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A Very Intensive Week For Politics In The News


And when it comes to politics, it's fair to say it's been one heck of a week. And of course, all of this - the Cohen plea, the Manafort conviction, a whole lot more - it's all happening less than three months before voters head to the polls for the midterms. So how might these latest revelations play out in that vote? NPR lead political editor Domenico Montanaro is here.

Hey, Domenico.


MARTIN: All right. So the big storylines this week - the president's former campaign chairman Paul Manafort convicted on tax and bank fraud charges; the president's former lawyer Michael Cohen pleads guilty. How are Republicans in particular responding to this?

MONTANARO: Well, they're mostly staying quiet, or they're backing up the president. They're trying to separate him from Manafort and Cohen, saying that he's - you know, that this wasn't really tied to Russia and the campaign. You know, instead, what's gotten a lot more attention in conservative circles is the suspected murder of a 20-year-old college student in Iowa, Mollie Tibbetts.

MARTIN: Right.

MONTANARO: Authorities say an immigrant from Mexico admitted to killing her. Emotions around this case, though, of course, have been really high, obviously, but her death has become a political flashpoint. We saw the president mentioning it at a rally in West Virginia and then did so again yesterday in a video filmed outside the White House released on social media, and tying that - tying what happened to lax immigration laws. He said that Americans need to vote in more Republicans this fall to tighten those laws. It's a clear political strategy. I mean, just look at what former House Speaker Newt Gingrich, for example, said yesterday. He said that if Mollie Tibbetts is a household name by October, Democrats will be in big trouble.

MARTIN: At the same time, you've got Paul Manafort found guilty on eight of 18 counts of tax and bank fraud. He goes back to court.

MONTANARO: Yeah, absolutely. That's right. And we saw a juror yesterday come out on Fox News saying that there was one holdout. And that's important because, you know, the prosecutors in this case are supposed to tell the judge next week if they're going to pursue retrying Paul Manafort on those 10 charges the jury couldn't come to a decision on. And Manafort faces another trial here in Washington next month, so he's going to be back in the news as the fall election campaign kicks into high gear.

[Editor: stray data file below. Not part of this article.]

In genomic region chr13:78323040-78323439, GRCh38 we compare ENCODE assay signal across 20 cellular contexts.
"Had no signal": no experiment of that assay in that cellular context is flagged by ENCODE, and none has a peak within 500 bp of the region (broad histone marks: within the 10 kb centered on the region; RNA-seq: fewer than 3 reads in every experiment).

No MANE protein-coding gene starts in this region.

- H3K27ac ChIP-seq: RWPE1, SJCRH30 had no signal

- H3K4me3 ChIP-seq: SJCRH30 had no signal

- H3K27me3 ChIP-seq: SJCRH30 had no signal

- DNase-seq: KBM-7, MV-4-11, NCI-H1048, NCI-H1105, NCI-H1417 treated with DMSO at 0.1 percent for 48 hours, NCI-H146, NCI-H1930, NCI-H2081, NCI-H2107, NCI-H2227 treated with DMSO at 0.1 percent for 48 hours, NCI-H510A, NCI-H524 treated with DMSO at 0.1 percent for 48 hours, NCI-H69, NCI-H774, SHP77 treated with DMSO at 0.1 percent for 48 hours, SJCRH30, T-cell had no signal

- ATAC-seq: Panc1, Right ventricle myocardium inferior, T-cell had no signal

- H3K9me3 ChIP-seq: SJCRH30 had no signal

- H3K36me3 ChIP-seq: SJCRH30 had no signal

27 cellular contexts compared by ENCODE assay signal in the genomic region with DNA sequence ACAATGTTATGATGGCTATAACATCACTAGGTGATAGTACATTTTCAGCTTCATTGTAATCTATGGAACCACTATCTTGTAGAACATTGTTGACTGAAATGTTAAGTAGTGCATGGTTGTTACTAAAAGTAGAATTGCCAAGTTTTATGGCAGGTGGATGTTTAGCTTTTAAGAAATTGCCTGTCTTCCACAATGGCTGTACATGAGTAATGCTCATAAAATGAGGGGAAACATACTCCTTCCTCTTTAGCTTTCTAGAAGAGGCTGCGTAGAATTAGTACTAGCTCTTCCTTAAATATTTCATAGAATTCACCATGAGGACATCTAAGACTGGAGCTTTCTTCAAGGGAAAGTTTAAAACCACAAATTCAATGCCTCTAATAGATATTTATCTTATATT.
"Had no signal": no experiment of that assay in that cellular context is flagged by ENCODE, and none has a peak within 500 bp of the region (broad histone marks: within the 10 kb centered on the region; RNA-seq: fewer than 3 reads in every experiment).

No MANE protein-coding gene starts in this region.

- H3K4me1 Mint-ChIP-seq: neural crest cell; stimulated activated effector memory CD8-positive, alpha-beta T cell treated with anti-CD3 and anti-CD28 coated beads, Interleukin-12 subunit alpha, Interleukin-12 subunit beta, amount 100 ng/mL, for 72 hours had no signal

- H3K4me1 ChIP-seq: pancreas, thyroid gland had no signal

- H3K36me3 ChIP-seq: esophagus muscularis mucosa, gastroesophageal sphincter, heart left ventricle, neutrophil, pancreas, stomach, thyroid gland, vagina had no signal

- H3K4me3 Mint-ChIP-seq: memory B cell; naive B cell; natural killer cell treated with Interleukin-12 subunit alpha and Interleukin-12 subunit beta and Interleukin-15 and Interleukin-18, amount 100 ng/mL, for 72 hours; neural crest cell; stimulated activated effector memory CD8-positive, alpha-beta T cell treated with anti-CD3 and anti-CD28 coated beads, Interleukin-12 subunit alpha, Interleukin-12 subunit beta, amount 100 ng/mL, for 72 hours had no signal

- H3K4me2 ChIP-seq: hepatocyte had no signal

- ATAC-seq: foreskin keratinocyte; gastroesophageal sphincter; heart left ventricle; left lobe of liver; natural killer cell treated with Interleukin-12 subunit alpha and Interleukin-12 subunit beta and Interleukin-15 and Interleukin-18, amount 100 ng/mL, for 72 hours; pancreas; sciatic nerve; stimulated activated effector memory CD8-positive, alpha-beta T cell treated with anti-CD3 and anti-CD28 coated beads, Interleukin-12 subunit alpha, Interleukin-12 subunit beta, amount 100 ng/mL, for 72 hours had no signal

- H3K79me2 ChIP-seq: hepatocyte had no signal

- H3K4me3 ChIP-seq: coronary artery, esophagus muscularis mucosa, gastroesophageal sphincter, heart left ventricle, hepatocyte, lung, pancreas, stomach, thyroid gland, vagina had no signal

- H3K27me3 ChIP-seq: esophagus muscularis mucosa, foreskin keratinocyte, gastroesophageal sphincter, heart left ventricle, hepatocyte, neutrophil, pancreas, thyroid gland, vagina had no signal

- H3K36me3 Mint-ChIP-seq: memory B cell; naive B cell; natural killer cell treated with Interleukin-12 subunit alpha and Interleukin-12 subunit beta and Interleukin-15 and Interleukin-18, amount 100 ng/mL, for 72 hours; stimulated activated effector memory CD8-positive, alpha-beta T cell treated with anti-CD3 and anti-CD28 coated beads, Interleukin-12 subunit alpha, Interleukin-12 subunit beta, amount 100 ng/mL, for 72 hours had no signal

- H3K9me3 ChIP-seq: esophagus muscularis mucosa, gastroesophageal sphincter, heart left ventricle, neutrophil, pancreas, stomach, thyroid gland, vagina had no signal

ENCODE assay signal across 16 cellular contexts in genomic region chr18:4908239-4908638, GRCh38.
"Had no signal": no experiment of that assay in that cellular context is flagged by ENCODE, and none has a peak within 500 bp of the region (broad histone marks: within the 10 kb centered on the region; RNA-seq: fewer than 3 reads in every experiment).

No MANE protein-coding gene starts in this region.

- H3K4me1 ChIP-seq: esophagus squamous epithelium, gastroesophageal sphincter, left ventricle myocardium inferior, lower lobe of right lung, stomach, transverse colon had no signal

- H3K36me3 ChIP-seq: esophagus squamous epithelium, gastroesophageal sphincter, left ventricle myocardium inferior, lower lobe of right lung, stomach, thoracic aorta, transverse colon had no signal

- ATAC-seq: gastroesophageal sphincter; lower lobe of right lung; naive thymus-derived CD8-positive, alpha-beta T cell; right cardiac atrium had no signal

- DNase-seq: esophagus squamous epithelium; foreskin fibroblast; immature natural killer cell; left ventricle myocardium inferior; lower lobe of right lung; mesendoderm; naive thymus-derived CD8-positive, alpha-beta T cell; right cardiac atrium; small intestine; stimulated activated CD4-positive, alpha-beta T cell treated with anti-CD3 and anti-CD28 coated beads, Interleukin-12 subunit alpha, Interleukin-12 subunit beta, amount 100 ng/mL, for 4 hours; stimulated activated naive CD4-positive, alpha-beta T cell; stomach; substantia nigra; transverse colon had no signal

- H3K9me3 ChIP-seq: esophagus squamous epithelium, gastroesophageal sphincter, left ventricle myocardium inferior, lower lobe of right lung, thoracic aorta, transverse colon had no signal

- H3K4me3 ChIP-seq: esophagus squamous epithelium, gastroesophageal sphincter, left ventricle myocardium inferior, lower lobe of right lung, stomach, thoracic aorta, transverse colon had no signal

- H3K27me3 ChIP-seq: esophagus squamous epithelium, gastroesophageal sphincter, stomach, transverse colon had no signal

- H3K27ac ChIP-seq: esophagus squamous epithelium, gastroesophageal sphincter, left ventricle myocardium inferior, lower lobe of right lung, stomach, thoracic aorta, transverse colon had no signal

MARTIN: Although it's - I mean, Domenico, do people vote on that? I mean, does anyone care what Paul Manafort did? Any way to measure that?

MONTANARO: Well, certainly, Democrats are pushing hard on a message of corruption and wrongdoing among Republicans. You know, it's not just about the Russia investigation. They call attention to two Republicans, for example, this past month who were indicted and various Trump administration scandals that we've covered. You know, of course, scandal like this can cut both ways. You've got Bob Menendez in New Jersey, a Democrat, who is facing a tougher than expected re-election after he faced charges of corruption. That ended in a mistrial. But Democrats think this is something that they can run on, and it's something that worked for them 2006, and they're hoping it works again.

MARTIN: But does talking about wrongdoing on behalf of Republicans, the president - does that force Democrats to take a position on impeachment? I mean, aren't their voters going to want to know where they stand on that?

MONTANARO: Yeah, I mean, it could. And, of course, reporters want to know, too. And it's a question they've certainly been facing a lot, especially after the Manafort and Cohen duel legal blows. You know, most Democrats in Washington are trying to say that the Mueller investigation needs to play out before they make any kind of decision, obviously. And on the campaign trail, they're really not focused on this too much. They talk about - far more about health care costs and wage disparities. You know, Democratic operatives really think that there's no reason to talk about it because it's so in the ether. Might be hard to do, though, to continue doing it, especially as the base, you know, continues to really want to impeach the president. That's music to Republicans' ears, quite frankly. We saw Sarah Sanders mention it in the White House yesterday - the press secretary. They want to paint Democrats as extreme. And we're going to watch the Democratic National Committee today in Chicago. They have their meeting, and we're going to see if they mention anything about it.

MARTIN: Domenico Montanaro, NPR's lead political editor. Thanks, Domenico.

MONTANARO: You're welcome. Transcript provided by NPR, Copyright NPR.

Domenico Montanaro is NPR's senior political editor/correspondent. Based in Washington, D.C., his work appears on air and online delivering analysis of the political climate in Washington and campaigns. He also helps edit political coverage.
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